Fast radio burst detected in a luminous galaxy
doi:10.1038/nindia.2019.86 Published online 8 July 2019
In a massive luminous galaxy that is moving away from the solar system, astrophysicists have detected an extremely short-lived single pulse of fast radio burst (FRB)1. Such bursts — brief emissions of radio waves — could potentially be used as clean probes to better understand the properties of subatomic particles such as neutrons and protons.
First discovered in 2007, FRBs are millisecond-duration bursts of radio waves located in galactic regions beyond the Milky Way.
They are thought to originate from superluminous supernovae that may shine extra bright because of the birth of a neutron star with strong magnetic fields – a magnetar – that spins on millisecond time scales. The magnetar born in the stellar explosion could, even a decade later, power brief radio bursts such as FRBs. Their exact nature and origin, however, remains largely unexplored.
An international research team, including a scientist from the Inter-University Centre for Astronomy and Astrophysics in Pune, India, scanned the sky using the Australian Square Kilometre Array Pathfinder (ASKAP), a 36-antenna radio telescope specially designed to locate FRBs. They also used optical telescopes for this. They detected a non-repeating single pulse of FRB in a spiral galaxy that has low rates of star formation. This galaxy also has interstellar dust, which attenuates the emission of visible light.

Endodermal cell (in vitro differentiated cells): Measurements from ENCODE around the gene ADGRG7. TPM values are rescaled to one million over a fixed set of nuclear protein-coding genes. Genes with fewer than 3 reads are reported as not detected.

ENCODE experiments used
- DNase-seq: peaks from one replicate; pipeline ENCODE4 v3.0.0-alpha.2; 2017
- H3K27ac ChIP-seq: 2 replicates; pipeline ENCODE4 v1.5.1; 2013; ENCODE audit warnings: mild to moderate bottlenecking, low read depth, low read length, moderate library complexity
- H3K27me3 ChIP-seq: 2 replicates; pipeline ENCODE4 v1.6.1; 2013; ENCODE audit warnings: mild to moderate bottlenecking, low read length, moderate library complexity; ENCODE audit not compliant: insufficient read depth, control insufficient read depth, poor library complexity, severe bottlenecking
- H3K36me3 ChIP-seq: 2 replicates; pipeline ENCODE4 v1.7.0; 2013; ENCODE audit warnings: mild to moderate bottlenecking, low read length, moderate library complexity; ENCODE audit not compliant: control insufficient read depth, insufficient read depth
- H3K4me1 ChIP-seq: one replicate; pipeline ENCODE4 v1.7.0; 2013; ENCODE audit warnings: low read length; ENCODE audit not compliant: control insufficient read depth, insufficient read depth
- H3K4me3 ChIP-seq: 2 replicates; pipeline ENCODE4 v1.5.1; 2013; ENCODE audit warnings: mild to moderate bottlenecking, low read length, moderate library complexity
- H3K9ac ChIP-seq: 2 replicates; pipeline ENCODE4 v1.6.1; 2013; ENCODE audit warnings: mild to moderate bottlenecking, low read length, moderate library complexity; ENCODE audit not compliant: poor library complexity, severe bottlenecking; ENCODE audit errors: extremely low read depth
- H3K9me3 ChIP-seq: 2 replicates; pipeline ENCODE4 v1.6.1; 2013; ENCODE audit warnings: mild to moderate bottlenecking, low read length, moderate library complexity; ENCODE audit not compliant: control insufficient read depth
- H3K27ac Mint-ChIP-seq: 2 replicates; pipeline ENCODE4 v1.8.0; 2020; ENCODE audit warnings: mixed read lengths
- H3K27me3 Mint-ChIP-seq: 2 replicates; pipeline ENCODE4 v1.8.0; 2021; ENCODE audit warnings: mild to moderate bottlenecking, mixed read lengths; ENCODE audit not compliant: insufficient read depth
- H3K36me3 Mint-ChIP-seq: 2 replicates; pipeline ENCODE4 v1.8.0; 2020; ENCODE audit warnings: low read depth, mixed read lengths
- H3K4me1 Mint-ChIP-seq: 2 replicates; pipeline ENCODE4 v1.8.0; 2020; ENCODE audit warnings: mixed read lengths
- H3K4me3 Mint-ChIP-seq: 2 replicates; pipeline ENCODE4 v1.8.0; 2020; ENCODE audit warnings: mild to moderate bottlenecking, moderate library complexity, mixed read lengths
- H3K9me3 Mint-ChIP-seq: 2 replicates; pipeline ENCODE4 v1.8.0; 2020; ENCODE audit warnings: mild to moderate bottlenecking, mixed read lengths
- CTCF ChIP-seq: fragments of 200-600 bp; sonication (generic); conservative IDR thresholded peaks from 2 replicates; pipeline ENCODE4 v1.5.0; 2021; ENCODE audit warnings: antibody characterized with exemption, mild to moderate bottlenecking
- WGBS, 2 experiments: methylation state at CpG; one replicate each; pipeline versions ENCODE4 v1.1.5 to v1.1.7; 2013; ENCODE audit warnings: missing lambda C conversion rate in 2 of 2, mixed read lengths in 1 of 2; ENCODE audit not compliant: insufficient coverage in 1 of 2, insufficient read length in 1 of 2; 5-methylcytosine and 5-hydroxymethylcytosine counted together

FRBs, the researchers say, can potentially be used to detect, map and study the intergalactic medium since they can disperse and scatter through any ionised material. Besides, they can shed light on celestial events such as superluminous supernovae and gamma-ray bursts.
1. Bannister, K. W. et al. A single fast radio burst localized to a massive galaxy at cosmological distance. Science (2019) doi: 10.1126/science.aaw5903